When is the last time you talked with a friend or acquaintance about your nonprofit’s work? Sometimes such a conversation starts organically or almost by accident, but as a board member you can be intentional about discussing causes you believe in.
You don’t have to stand on a soapbox or beat a drum or even ask for donations. You can simply talk about why you are serving on the board of directors of your organization and how thankful you are for their important work in the community.
Such a conversation from the heart often bolsters a board member’s own status even if that is not a motivating factor. You will also be raising the visibility and stature of volunteer board service at a time when it is more important than ever.
People today hunger for meaning in their life, so hearing from a friend about commitment to a cause that serves others is inspiring.
Board members are highly respected in the community.
BoardSource points out that “board members are uniquely positioned to be successful advocates and ambassadors for their missions. As business leaders, community volunteers, philanthropists, and opinion leaders, they have the connections, the confidence, the respect needed to speak up on behalf of their organizations.”
But only 52 percent reported that their board members are actively involved in advocating for their missions.
Governing Good, a source for nonprofit leadership, explains that board members of social sector organizations tend to be regarded as genuine, altruistic, public service-minded and reflective of the average person in their community. They further remind us that “all board members can bring to every external encounter, the ability to leave a positive impression of themselves, the cause and the organization on whose board they sit.”
Spreading the word about your organization’s vital work educates the community and provides free publicity for your nonprofit. And who better to wave the flag than the group’s own board members?
Think about this: If five board members each have a conversation with two friends or colleagues, and each of those 10 people talk to two others, the word spreads exponentially. And if the five board members engage in a little listening as well as explaining then they may gather a little more community “intelligence” to improve their own context for board leadership.
Have fun by being intentional about your flag waving.
At first the idea of starting a dialogue with a friend or colleague might feel awkward. But if you make a roadmap for yourself, it will seem easier. Start by making a list of all the opportunities you may have to tell others about your nonprofit’s good work. For example:
- Which service clubs do you belong to (like Rotary or Kiwanis)?
- Do you belong to a Chamber of Commerce?
- Which of your friends, acquaintances or colleagues might be interested in hearing about your nonprofit’s work?
Now think about what approach might work best to talk about your cause. I know one attorney, for example, who introduces himself in public settings as a member of a certain board of directors rather than focusing on his law firm.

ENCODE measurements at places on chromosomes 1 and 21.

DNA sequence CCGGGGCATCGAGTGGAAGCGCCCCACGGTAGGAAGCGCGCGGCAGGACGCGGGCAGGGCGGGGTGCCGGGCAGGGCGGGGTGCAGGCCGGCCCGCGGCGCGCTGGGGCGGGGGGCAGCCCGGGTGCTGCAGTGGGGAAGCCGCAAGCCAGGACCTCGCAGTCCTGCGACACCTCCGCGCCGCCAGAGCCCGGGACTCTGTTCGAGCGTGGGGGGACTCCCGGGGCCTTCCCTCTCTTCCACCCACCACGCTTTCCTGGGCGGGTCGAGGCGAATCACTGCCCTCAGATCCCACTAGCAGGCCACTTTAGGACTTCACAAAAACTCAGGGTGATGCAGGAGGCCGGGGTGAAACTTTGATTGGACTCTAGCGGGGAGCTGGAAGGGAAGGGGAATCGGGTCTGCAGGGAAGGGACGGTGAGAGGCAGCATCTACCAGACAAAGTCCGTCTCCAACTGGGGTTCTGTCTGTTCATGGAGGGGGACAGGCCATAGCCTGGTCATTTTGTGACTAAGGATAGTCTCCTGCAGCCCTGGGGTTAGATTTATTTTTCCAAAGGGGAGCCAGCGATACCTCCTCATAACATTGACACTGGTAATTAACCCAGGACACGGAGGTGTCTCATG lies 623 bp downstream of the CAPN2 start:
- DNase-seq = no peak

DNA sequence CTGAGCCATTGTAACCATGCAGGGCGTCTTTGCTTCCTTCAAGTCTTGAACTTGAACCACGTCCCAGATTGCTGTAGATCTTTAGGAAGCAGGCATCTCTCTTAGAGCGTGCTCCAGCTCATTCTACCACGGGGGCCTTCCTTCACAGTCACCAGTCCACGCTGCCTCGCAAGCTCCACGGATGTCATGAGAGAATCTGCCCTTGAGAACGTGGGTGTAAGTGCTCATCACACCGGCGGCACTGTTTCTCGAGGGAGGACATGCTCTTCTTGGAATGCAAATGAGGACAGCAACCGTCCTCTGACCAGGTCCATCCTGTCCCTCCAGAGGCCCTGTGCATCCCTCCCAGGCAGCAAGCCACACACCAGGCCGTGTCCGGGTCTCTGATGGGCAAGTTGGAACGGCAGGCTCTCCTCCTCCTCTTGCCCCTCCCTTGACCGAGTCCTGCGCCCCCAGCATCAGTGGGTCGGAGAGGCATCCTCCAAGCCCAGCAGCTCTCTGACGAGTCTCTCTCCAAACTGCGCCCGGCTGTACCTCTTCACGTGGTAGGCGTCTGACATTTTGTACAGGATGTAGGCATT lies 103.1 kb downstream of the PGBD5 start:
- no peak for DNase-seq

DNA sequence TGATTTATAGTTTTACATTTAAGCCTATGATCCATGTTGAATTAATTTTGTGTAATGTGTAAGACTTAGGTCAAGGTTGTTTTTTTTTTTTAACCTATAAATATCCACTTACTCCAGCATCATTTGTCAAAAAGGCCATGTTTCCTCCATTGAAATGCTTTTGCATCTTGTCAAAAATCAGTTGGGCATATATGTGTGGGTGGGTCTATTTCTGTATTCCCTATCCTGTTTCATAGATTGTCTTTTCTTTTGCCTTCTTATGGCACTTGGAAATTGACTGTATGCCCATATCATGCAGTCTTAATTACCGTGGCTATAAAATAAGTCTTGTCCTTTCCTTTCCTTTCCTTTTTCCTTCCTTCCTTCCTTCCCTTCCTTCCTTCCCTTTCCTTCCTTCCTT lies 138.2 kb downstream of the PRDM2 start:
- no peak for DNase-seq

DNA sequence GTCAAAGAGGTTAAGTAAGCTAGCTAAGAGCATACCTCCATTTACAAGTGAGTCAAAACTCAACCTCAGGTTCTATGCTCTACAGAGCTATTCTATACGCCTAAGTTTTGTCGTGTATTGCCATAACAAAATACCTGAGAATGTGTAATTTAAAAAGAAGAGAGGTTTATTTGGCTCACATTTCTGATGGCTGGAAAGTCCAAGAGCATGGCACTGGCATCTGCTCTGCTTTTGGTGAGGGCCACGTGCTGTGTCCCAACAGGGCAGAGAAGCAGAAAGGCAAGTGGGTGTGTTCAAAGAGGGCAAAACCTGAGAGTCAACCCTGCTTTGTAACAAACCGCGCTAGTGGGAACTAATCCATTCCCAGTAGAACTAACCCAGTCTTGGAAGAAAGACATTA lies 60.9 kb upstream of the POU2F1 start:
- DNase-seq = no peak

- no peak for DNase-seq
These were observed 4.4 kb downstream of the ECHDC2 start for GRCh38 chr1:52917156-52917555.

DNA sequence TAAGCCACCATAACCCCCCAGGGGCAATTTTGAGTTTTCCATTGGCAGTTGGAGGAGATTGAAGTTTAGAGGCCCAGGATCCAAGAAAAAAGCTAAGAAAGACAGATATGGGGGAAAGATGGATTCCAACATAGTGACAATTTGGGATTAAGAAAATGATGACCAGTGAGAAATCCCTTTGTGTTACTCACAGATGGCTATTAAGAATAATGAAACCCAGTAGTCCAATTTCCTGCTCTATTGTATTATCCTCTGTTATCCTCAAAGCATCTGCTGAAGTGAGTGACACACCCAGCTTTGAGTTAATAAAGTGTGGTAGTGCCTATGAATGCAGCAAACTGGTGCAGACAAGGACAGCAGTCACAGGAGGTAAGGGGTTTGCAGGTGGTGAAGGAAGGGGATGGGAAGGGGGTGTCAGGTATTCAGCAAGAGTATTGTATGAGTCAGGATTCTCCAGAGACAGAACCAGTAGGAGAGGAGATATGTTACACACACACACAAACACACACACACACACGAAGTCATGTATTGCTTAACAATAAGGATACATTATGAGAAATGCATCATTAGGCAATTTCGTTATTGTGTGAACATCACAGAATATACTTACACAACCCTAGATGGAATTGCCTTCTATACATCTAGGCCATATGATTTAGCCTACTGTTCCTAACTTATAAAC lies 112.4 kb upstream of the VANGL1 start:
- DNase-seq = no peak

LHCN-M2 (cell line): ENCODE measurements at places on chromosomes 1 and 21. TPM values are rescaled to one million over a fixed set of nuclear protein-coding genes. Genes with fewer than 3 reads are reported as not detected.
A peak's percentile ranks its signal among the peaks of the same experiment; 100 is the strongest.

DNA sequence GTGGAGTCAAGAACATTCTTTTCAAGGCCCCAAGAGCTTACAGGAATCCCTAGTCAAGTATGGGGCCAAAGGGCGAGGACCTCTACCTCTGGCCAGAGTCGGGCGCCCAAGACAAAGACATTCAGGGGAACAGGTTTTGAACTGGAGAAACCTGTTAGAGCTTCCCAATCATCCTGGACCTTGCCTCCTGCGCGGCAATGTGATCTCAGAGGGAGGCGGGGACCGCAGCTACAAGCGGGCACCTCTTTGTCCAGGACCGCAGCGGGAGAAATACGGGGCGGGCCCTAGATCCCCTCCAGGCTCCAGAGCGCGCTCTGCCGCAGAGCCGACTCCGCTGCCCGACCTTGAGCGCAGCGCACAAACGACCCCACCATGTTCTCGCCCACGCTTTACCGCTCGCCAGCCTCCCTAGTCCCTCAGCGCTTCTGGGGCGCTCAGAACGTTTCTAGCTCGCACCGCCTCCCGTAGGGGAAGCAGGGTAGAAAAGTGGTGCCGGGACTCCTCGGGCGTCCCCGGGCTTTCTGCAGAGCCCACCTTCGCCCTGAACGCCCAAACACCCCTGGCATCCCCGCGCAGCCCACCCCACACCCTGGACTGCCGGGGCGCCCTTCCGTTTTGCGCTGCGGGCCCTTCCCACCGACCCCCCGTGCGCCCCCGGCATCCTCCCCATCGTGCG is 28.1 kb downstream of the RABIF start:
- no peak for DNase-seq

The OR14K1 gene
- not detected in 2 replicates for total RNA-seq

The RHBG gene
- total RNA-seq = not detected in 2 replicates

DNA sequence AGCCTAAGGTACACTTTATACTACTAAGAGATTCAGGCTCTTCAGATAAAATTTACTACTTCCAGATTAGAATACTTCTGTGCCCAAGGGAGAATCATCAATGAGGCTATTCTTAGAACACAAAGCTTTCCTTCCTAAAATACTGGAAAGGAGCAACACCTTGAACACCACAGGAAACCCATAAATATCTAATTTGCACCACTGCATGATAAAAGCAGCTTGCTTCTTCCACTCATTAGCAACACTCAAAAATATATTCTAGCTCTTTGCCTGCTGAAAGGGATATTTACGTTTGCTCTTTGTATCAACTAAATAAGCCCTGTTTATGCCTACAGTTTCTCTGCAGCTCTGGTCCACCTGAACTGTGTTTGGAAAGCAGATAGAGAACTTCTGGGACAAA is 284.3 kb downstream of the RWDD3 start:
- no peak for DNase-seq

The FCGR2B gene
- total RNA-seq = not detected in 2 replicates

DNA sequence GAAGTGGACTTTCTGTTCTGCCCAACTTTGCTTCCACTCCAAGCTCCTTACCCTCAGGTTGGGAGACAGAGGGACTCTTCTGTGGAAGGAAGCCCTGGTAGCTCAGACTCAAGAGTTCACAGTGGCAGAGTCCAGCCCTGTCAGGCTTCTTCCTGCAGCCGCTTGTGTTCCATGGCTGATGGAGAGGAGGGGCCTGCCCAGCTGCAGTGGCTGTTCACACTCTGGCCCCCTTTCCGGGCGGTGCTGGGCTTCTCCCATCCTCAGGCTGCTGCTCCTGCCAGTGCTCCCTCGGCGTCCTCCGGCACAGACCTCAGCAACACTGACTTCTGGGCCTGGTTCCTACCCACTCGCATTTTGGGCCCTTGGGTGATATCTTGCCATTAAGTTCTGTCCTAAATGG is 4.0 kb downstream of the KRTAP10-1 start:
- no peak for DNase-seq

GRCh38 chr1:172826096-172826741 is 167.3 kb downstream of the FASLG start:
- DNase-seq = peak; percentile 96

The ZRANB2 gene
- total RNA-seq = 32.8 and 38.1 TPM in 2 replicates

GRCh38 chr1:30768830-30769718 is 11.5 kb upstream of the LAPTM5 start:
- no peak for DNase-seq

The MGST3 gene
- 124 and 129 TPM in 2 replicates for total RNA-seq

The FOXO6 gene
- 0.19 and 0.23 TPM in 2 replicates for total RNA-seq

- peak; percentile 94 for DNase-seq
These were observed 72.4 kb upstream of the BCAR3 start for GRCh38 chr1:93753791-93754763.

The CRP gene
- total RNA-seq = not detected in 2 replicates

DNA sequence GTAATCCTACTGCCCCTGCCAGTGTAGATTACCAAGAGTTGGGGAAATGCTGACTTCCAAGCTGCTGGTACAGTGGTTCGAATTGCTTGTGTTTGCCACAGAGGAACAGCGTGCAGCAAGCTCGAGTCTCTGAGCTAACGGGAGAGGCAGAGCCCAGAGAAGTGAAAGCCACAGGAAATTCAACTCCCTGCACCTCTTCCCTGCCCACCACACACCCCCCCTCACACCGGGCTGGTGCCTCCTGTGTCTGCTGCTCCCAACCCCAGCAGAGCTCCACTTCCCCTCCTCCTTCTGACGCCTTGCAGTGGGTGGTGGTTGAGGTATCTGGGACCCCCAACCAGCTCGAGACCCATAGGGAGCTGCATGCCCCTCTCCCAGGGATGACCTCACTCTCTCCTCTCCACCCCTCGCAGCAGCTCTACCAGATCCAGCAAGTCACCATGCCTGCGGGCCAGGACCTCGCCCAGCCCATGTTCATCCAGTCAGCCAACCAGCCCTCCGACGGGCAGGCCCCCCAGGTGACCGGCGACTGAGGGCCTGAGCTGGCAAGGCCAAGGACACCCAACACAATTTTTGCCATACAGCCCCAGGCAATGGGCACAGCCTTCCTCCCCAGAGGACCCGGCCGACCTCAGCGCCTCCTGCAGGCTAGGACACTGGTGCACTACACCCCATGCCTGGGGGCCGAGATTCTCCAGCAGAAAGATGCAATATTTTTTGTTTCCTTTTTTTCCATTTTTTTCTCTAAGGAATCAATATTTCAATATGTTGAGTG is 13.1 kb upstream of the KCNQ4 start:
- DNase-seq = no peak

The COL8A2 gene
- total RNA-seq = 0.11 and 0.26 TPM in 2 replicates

Perhaps you could arrange for your Rotary Club to invite your organization’s executive director to speak at a club meeting and even introduce him/her yourself.
Another idea is to bring your executive director to a meeting as your guest and when you stand up to introduce her/him be sure to add that you sit on the board of directors.
You can tailor your approach when it comes to your friends and acquaintances. Make a list of those who you think might be interested in your nonprofit’s mission and then simply tell them about a new project or why you are excited to serve on the board.
People will be inspired by your commitment. I guarantee that it will be fun.
Do you have a relationship with a local reporter or are you tuned into Board of Supervisors meetings or City Council meetings? Find ways to use your connections to promote your nonprofit.
You can invite the reporter to write a public interest story about your nonprofit. You can simply attend a few meetings of the Board of Supervisors or City Council and mention to others about your board membership.
In a nutshell, find ways to highlight your good work so your nonprofit stands out amid the hundreds of others out there. Watch Simon Sinek’s short video, Start With Why, and remind yourself why you are involved in your mission and why it matters. People will be drawn to you and inspired by you and your commitment and vision.
Being an ambassador is a responsibility of all nonprofit board members.
My last articles focused on governance as an essential board responsibility. Keeping the organization true to its mission, ensuring adherence to internal policies and bylaws, and supporting the executive director are critical aspects of good board governance.
Likewise, overseeing the fiscal health of the organization, monitoring any conflicts of interest, and ensuring all financial policies are in order comprise some of the fiscal responsibilities of a board.
However, being an active ambassador and advocate for the organization’s mission is an equally essential responsibility of all board members. Waving the flag in the community for the nonprofit will be different for each person, but it is critical to the success of the organization that the message is proclaimed in a clear, compelling way.
Board members have the greatest credibility in this regard because they are volunteers and typically leaders in community circles. Therefore, I urge all board members to identify ways they can be enthusiastic promoters of their organization’s mission.
Remember that the more people in the community who know about your work, the easier it will be to raise necessary funds to ensure the solid financial state of your nonprofit. So go out there, wave the flag and have fun inspiring your friends and colleagues.